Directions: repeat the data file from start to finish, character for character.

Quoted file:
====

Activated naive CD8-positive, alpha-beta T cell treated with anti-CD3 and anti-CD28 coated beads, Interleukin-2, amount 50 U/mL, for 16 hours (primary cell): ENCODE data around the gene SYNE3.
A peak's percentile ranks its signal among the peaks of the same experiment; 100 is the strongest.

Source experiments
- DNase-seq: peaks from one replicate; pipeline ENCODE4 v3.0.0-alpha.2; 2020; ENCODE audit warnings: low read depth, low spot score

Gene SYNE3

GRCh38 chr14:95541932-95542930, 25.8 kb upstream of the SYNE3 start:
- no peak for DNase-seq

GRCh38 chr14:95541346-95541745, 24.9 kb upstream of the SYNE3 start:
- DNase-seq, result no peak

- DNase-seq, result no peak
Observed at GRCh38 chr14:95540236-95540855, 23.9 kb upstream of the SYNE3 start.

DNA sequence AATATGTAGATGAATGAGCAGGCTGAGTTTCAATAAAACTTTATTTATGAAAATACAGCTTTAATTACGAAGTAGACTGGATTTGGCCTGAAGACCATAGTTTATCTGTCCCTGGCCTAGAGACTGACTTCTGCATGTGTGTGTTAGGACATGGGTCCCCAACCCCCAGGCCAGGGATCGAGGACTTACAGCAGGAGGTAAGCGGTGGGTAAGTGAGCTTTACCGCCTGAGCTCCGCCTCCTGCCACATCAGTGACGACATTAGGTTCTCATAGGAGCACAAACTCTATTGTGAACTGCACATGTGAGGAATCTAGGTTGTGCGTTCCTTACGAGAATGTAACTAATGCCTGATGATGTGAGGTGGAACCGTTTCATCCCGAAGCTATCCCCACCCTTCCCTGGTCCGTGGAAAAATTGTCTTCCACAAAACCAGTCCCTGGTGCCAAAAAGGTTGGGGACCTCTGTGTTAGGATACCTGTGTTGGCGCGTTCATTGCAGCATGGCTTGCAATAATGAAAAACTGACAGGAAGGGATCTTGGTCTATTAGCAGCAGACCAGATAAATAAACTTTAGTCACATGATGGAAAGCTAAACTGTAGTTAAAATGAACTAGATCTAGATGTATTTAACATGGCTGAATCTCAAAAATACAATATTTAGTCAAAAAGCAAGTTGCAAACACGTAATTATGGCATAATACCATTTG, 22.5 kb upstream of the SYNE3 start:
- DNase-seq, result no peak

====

Activated naive CD8-positive, alpha-beta T cell treated with anti-CD3 and anti-CD28 coated beads, Interleukin-2, amount 50 U/mL, for 16 hours (primary cell): ENCODE data around the gene SYNE3.
A peak's percentile ranks its signal among the peaks of the same experiment; 100 is the strongest.

Source experiments
- DNase-seq: peaks from one replicate; pipeline ENCODE4 v3.0.0-alpha.2; 2020; ENCODE audit warnings: low read depth, low spot score

Gene SYNE3

GRCh38 chr14:95541932-95542930, 25.8 kb upstream of the SYNE3 start:
- no peak for DNase-seq

GRCh38 chr14:95541346-95541745, 24.9 kb upstream of the SYNE3 start:
- DNase-seq, result no peak

- DNase-seq, result no peak
Observed at GRCh38 chr14:95540236-95540855, 23.9 kb upstream of the SYNE3 start.

DNA sequence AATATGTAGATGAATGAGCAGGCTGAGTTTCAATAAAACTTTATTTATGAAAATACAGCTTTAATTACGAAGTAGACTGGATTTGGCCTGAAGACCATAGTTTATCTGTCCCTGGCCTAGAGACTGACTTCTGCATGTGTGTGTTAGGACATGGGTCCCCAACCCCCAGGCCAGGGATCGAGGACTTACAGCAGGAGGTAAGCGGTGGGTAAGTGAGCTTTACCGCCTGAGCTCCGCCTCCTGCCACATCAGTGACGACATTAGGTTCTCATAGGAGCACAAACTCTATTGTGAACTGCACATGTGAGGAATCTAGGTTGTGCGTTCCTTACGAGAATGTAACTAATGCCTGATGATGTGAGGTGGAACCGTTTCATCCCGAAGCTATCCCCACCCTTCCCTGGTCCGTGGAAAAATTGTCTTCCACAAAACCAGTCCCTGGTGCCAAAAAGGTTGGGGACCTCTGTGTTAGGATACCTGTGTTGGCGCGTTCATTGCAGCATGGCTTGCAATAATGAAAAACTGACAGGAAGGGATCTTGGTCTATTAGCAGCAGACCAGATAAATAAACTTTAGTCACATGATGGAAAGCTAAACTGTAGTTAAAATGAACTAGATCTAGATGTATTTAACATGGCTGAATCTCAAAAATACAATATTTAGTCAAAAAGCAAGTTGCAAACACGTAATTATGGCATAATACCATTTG, 22.5 kb upstream of the SYNE3 start:
- DNase-seq, result no peak